I tend to take off the masking with acrylic becasue it’s easier to remove it before than after. I’m pretty good with my settings and can avoid flashback and other marks though so the masking is not really needed. It certainly doesn’t hurt to leave it on though and it gives you a little more wiggle room with your setting. (Some none proofgrade acrylics can come with plastic masking though and you should always remove the plastic stuff. Paper masking can stay.)
Draft setting are just for what it says. If you need to do a quick test for whatever reason, the draft setting are faster to run. Draft-type settings can also work well with other images and graphics too.
I’m not sure what you mean by “smoke”. If there is a white hazing on the edges of the engraving it it has to do with settings and you can get it if the edges get too hot. All acrylic can vary quite a bit in thickness and there’s just no way for PF settings to be perfect for every pice of acrylic. Leaving the masking on can help with it or you can play with the setting to dial them in better to avoid it. (And once the hazing is there, you really can’t gt rid of it.) If by “smoke” you mean those little dots on the draft ones, that’s the GUI processing the background and converting it to dots. If you change it to “vary” setting like in your first engraving, the white background would be totally ignored and not processed.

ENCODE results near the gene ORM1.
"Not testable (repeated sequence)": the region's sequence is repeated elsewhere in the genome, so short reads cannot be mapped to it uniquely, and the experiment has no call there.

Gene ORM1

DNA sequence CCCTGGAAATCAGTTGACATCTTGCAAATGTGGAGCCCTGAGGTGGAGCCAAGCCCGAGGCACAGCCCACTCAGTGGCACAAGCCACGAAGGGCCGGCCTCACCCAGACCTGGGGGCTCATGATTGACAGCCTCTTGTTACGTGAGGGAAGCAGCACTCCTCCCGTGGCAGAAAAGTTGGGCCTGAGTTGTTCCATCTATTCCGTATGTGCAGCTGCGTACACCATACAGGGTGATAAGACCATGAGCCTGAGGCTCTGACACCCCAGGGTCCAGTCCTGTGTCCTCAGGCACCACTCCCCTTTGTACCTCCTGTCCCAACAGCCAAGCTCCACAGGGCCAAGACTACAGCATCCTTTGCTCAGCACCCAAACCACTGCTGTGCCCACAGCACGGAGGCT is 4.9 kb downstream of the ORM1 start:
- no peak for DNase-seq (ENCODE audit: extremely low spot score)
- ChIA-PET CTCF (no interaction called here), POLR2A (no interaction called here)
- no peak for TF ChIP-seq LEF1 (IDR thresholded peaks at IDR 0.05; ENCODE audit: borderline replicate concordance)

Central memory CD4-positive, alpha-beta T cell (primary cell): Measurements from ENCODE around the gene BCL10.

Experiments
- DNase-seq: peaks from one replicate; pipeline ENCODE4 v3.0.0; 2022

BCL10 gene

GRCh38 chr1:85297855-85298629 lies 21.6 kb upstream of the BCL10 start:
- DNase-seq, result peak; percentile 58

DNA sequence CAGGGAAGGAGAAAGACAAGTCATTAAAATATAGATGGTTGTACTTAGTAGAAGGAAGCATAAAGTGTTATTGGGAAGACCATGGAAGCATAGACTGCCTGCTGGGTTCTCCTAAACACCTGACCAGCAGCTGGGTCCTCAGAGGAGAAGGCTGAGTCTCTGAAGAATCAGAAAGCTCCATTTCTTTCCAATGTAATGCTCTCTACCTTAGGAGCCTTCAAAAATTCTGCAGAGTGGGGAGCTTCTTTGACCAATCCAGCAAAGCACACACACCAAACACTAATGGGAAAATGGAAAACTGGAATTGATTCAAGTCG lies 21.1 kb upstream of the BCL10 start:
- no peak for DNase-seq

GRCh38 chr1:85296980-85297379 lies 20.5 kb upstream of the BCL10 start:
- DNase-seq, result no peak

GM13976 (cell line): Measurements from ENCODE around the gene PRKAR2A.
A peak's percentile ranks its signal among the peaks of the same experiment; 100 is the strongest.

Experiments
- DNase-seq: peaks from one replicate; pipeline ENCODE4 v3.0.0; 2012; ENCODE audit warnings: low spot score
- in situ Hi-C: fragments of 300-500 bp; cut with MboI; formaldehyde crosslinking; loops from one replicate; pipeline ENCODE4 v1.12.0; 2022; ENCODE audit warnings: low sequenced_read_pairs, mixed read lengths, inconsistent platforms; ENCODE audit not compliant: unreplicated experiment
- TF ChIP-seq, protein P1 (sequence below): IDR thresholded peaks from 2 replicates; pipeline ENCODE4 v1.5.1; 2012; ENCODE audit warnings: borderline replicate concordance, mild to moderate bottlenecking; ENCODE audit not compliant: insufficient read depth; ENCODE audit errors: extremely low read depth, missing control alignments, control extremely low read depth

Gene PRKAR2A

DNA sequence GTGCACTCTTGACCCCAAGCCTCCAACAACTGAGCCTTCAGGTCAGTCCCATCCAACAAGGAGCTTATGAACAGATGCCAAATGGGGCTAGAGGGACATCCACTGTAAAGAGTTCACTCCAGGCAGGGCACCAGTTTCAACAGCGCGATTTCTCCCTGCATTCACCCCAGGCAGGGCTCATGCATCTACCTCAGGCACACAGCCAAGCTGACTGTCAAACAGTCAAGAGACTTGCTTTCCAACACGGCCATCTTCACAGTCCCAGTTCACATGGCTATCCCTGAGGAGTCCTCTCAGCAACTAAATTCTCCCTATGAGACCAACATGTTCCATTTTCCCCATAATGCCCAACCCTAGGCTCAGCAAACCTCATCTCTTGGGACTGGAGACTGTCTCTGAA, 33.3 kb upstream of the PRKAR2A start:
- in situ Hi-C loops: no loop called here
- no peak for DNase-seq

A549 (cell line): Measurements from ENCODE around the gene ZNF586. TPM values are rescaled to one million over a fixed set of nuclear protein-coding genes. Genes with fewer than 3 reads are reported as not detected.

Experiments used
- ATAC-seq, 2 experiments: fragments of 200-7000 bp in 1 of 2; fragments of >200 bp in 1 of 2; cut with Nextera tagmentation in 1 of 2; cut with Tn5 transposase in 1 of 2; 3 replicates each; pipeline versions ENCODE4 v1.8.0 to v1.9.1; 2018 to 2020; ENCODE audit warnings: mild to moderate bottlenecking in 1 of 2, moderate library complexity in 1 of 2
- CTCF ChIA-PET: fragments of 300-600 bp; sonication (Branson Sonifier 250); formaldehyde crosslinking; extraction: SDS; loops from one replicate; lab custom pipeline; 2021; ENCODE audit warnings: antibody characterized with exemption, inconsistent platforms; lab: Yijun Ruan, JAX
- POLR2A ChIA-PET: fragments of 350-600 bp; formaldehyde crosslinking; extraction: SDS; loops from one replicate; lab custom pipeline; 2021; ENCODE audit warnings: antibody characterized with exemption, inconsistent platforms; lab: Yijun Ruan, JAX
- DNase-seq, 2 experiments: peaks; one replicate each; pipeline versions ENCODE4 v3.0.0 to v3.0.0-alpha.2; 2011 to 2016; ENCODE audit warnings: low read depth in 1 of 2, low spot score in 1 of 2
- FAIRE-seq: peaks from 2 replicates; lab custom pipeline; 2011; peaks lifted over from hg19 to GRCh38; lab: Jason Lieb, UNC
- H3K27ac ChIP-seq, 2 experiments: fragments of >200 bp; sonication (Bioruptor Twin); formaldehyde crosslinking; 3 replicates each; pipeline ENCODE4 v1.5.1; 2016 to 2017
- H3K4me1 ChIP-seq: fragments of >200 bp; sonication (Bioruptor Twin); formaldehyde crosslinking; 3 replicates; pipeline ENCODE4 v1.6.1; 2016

Remember that the quality of your scanning can make a big difference. (Basically it’s garbage in, garbage out.) If it were me, I’d save the scan as a PNG with a transparent background with a high resolution. (Other types can work well too, PNG would just be just my preference for your project.) You might also want to do a forum search for “defocusing” acrylic and give it a try. It really helps with soothing out acrylic engravings.